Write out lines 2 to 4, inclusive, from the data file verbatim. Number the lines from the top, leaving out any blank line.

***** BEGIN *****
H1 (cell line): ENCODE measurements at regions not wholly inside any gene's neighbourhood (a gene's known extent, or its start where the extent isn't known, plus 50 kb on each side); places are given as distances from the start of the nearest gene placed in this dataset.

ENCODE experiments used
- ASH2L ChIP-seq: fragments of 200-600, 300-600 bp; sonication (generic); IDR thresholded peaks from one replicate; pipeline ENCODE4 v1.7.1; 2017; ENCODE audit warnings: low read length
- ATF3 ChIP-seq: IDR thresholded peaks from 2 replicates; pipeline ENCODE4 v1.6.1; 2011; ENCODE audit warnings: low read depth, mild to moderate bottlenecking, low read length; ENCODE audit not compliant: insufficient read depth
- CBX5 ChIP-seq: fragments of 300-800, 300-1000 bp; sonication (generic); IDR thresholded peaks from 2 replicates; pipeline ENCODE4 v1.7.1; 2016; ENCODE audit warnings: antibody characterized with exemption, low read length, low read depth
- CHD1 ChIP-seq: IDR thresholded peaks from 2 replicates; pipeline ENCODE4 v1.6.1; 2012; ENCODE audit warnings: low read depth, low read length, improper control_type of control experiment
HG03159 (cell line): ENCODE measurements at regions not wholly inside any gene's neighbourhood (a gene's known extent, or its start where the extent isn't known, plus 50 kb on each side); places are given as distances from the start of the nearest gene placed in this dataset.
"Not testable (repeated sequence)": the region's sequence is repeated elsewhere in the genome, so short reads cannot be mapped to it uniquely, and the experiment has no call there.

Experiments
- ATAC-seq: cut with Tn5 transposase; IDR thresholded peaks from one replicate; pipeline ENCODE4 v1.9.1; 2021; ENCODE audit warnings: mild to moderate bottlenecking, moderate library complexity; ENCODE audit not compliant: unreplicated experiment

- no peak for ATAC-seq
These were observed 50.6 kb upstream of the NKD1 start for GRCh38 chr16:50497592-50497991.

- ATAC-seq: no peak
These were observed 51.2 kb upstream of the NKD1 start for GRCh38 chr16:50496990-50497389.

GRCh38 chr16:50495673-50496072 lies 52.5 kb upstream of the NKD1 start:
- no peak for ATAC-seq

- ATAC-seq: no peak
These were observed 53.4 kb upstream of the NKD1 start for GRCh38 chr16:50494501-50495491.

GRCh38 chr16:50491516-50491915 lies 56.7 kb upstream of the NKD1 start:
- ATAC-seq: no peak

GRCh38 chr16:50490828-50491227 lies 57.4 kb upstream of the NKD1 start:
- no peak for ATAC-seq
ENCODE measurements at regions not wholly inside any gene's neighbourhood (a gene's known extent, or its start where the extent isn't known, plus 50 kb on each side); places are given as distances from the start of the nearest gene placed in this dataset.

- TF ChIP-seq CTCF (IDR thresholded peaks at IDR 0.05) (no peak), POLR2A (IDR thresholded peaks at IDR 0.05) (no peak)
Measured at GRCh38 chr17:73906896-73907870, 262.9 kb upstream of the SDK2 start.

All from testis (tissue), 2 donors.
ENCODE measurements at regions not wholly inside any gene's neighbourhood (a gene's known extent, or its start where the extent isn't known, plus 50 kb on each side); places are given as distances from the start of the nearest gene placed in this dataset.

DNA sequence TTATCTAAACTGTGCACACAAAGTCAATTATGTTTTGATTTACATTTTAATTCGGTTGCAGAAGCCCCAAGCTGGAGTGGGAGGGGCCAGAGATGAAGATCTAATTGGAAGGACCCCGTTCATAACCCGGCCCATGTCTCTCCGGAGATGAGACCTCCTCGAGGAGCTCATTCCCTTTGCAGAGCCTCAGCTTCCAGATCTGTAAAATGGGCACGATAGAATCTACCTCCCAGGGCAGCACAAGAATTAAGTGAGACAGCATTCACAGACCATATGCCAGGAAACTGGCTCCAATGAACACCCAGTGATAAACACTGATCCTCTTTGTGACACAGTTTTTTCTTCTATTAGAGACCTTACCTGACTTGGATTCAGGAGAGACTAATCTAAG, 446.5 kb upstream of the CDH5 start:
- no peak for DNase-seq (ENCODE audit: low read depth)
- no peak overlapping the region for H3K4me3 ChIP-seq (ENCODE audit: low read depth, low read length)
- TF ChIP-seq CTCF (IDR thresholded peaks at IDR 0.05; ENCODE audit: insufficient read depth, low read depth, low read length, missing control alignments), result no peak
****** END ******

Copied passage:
ENCODE experiments used
- ASH2L ChIP-seq: fragments of 200-600, 300-600 bp; sonication (generic); IDR thresholded peaks from one replicate; pipeline ENCODE4 v1.7.1; 2017; ENCODE audit warnings: low read length
- ATF3 ChIP-seq: IDR thresholded peaks from 2 replicates; pipeline ENCODE4 v1.6.1; 2011; ENCODE audit warnings: low read depth, mild to moderate bottlenecking, low read length; ENCODE audit not compliant: insufficient read depth